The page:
Mark, 40, Southeast U.S.
Current Job: Creating 3D mockups for construction projects
Worst Job: Construction site supervisor
How I Got the Gig
It was 2009, right in the midst of the housing and financial crises, and the construction industry was in the dumps. The construction company I’d been working for had laid me off, only to rehire me weeks later.
“You’re going to build a church in this small town,” they told me. It turned out to be a $2.5 million building for the Church of Mormon. It was my first time working as a site supervisor and building a project from the ground up — I’d only worked on remodels before that — and was told the project manager would help me through the process. Unfortunately, that never happened.
The First Sign Things Were Gonna Go Bad
When we went to start the project, we noticed some of the measurements were off. Turns out the surveyor had had a massive stroke two days before he laid out our worksite. Then, the project got delayed for months. The subcontractor we hired to handle the foundation said the worksite was too muddy from all the rain — which was true, but we later found out he was part of an organized crime ring in the South known as the Dixie Mafia. He had spent 12 years in prison for witness tampering, and he found every excuse to delay our project. Almost just as bad, the lumber company kept getting our order wrong and sending us the wrong kind of wood. That delayed us another two months.
From Bad to Worse…
Still, things were kind of fine until our liaison with the Church turned on us. He protected us from one of the elder members who had worked on massive construction projects like skyscrapers and wanted to micromanage our build. He accused us of doing something illegal once the lumber problems started.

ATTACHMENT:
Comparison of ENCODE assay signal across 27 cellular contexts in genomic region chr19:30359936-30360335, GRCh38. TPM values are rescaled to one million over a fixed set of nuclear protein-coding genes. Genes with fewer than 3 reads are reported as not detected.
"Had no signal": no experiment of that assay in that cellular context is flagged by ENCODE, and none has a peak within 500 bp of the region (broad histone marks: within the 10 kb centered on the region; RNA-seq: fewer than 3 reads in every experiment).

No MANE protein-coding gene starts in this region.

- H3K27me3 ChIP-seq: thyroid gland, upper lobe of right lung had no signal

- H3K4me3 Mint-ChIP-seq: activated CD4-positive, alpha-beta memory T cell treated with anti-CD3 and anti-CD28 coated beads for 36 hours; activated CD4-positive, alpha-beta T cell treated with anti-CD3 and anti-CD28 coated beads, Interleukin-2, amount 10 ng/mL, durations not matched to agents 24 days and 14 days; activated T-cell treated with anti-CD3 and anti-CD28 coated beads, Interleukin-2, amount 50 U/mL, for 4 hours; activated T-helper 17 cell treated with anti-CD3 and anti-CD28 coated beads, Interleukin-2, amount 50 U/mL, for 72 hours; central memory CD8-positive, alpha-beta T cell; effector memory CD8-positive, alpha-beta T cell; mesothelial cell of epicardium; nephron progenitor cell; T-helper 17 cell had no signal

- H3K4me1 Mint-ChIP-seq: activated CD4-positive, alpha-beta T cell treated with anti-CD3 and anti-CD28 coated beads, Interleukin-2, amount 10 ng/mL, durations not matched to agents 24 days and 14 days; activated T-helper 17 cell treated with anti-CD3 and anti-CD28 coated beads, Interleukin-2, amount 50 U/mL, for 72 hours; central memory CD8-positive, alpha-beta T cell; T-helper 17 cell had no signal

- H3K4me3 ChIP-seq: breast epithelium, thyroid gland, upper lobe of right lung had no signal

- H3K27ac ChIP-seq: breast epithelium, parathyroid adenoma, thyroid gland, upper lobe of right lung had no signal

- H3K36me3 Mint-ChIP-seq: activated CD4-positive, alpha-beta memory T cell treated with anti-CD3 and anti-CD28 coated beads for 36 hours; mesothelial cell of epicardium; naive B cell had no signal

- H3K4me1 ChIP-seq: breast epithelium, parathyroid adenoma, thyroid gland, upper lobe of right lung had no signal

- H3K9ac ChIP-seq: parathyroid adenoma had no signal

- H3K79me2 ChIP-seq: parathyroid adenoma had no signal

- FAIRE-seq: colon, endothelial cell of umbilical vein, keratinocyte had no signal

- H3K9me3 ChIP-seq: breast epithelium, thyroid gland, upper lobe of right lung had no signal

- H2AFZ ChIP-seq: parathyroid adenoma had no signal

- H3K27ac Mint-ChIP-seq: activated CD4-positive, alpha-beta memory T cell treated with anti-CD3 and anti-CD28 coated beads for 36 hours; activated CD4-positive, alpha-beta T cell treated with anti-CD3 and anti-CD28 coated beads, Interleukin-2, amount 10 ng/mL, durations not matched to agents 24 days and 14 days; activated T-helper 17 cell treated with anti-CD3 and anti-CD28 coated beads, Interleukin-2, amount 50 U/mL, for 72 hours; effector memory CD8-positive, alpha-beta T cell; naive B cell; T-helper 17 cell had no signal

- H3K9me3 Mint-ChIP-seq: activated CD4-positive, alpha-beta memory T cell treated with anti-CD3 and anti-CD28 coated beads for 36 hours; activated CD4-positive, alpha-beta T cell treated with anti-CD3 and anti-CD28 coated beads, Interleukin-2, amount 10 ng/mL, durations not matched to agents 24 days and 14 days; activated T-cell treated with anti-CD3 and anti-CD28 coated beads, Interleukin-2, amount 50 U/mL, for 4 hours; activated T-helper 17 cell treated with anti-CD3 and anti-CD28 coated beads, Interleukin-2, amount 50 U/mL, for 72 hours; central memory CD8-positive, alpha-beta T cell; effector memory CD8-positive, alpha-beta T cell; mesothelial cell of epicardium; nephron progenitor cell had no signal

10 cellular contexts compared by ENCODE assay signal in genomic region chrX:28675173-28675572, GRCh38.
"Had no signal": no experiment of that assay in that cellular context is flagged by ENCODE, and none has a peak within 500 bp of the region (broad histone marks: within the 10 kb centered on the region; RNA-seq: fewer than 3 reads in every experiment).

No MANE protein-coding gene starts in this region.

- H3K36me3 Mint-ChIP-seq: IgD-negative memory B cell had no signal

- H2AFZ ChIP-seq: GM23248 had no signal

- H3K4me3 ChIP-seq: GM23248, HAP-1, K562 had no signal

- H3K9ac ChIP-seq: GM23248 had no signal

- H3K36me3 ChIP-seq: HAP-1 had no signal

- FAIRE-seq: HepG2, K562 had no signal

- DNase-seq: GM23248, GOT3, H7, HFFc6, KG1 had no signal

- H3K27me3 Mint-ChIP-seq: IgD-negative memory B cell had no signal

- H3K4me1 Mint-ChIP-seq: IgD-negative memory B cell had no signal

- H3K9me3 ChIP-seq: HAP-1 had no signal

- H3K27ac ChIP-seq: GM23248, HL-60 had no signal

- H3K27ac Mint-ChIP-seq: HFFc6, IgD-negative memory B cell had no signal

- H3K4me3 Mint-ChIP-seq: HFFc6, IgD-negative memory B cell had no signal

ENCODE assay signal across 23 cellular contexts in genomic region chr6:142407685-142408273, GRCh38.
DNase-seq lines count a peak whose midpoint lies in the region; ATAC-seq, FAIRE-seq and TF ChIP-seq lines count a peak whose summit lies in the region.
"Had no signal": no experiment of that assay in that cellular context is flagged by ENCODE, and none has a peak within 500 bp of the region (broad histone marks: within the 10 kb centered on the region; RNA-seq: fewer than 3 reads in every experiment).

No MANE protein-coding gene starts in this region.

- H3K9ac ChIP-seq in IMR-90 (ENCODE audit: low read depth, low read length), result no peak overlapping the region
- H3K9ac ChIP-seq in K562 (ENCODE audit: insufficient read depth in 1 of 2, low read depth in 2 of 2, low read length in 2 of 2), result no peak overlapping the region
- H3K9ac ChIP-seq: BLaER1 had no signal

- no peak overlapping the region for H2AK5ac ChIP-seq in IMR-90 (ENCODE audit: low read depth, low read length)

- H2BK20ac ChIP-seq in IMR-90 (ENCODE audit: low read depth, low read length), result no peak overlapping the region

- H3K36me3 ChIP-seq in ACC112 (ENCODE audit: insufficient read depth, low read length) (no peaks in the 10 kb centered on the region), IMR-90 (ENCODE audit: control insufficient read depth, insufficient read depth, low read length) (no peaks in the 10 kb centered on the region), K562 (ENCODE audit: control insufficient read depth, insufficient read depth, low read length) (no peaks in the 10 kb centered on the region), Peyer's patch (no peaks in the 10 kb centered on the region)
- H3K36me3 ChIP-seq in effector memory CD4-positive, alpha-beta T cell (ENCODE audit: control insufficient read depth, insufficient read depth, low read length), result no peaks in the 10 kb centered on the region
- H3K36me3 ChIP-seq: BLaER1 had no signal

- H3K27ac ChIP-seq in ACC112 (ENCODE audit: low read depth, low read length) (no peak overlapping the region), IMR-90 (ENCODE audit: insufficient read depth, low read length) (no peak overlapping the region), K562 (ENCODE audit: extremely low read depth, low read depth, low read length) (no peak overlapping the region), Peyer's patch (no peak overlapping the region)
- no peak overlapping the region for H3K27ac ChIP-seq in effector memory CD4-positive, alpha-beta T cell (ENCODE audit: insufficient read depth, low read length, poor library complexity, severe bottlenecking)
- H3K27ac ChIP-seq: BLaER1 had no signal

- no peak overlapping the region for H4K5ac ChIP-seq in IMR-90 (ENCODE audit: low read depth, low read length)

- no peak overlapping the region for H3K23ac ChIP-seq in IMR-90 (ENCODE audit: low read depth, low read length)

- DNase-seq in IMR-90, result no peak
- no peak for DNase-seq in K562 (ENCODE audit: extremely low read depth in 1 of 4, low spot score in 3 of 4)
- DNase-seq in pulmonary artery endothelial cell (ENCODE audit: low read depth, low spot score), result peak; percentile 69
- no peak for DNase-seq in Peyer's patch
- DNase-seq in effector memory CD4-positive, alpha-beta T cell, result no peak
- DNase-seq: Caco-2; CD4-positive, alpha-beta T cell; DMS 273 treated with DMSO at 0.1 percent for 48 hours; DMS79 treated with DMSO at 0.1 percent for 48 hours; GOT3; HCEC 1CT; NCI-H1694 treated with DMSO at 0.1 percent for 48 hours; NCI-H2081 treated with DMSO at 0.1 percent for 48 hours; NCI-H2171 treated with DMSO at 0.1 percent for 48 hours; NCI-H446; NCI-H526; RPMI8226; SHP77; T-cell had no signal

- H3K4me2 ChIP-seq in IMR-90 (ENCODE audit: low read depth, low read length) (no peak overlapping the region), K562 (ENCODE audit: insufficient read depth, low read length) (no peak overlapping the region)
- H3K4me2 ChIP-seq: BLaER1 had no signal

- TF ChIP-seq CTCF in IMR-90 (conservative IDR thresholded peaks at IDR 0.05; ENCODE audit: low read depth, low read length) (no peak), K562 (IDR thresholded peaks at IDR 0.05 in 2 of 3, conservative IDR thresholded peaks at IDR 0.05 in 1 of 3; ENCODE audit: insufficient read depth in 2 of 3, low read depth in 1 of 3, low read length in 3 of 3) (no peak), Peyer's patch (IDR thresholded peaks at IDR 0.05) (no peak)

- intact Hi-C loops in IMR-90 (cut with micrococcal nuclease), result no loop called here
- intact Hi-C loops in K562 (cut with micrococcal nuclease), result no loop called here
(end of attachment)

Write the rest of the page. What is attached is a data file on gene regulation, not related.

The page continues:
Next, we had problems with the electrician. He wanted more than was originally agreed upon to finish the job, and the Church said our company had to pay out-of-pocket. Luckily, we specialized in electrical, and just finished the work ourselves. But our relationship with the Church was highly contentious after that.
So contentious, in fact, that the Church stopped paying us. We were due to get paid once we completed different benchmarks, but they had a technicality written into the contract that allowed them to suspend pay if they were dissatisfied with how things were progressing.
We were hamstrung. We were contractually obligated to finish the project, but we weren’t getting paid and couldn’t afford to pay the subcontractors we hired. We were 80 percent done, though, and I convinced the subcontractors to finish the project for free, with the idea we’d all get paid once the job was done. Remember, this was 2009, so construction workers had to take whatever work they could get.
Once the project was finished, we had an inspection with the state building authority to get our certificate of occupancy — a document that confirms the building is up to code and can lawfully be used. We got the certificate, but the Church said it was illegitimate. They accused us of being in cahoots with the inspector, and that the job actually wasn’t done to specifications.
They kicked us off the jobsite and refused to pay. We thought about suing, but the company lawyer said it would take two years of discovery and that the litigation would have to occur in Salt Lake City, where the Church of Mormon headquarters are, as was written into the contract.
Ultimately, the project sank the company. Everything hinged on getting that final payout, which never came.
The Silver Lining
The main lesson I take away from that experience is that argument is useless unless both sides are willing to engage each other in good faith. The Church didn’t believe anything we said, and it locked us into an argument we simply couldn’t resolve. It kind of speaks to our current political climate — debate is useless unless both sides are willing to be honest and open-minded with each other.